The electricity network is followed by the e-banking system that many depend on to get food or be able to evacuate their families from Khartoum. It has also fell apart. The telecommunication has fell apart. People are just trying to survive this. We see Sudanese people restoring to popular and mutual aid, which is the only thing that they have.

    And the street is being used now by the people to form networks in their neighborhoods to know where the water is, to be able even to run some of the health centers, instead of those hospitals that are impossible to reach right now.

  • Nick Schifrin:

    And those popular efforts, they're led by the resistance committees, right, the same committees that helped the revolution in 2019, sustain it through the coup in 2021 up until today, right?

  • Muzan Alneel:

    The tactics that we learned from the resistance committees that we are using to network, to have mutual aid, to be able to evacuate ourselves and evacuate our families and our loved ones, and even help evacuate and help provide food and medicine to people.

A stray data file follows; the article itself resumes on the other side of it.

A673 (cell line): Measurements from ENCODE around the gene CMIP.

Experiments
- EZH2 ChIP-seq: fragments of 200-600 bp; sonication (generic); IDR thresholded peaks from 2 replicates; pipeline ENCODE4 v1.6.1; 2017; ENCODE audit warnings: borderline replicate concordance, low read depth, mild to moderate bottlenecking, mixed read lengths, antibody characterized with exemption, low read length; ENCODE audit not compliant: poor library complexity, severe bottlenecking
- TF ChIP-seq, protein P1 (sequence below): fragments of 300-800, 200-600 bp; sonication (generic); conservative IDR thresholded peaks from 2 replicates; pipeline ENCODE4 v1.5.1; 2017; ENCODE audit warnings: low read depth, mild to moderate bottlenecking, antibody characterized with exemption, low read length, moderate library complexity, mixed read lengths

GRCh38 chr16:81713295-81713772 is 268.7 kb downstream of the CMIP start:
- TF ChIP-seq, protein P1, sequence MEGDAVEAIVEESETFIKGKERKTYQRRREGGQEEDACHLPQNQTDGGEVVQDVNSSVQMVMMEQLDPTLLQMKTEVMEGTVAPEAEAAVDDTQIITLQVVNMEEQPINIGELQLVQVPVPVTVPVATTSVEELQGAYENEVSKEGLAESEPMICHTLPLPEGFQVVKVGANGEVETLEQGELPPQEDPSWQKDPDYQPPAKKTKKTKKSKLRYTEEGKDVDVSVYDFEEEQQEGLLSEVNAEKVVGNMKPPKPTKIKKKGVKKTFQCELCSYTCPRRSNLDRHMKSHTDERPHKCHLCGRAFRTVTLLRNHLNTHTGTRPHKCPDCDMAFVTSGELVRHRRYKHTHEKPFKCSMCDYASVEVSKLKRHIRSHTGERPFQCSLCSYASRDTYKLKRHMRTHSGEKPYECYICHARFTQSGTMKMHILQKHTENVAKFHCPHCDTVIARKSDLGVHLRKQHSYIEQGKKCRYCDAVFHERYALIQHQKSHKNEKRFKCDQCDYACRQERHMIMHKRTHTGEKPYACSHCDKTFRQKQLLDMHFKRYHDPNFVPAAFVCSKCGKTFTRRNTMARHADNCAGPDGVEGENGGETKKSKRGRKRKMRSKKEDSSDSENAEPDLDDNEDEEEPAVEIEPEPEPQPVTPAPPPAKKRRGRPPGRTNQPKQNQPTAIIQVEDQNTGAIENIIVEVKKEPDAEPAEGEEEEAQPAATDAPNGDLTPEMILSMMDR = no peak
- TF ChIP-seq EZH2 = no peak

The concept of mutual aid mutual is what sustaining the people, not the international aid diplomats who called for a realistic approach by partnering with the — with the criminals

  • Nick Schifrin:

    Well, let me ask about the politics of this moment.

    The last time we spoke a few years ago, our segment was followed by an interview I did with the then-U.S. special envoy to the region, who argued that the generals who are fighting in the streets right now had to be at the table, part of the negotiation process. Do you think that the U.S., the international community accommodated them, helping lead to the violence we see today?

  • Muzan Alneel:

    That was definitely accommodating them, legitimizing them, giving them the platform that they needed to have all their international deals and their stronger ties with the within the region.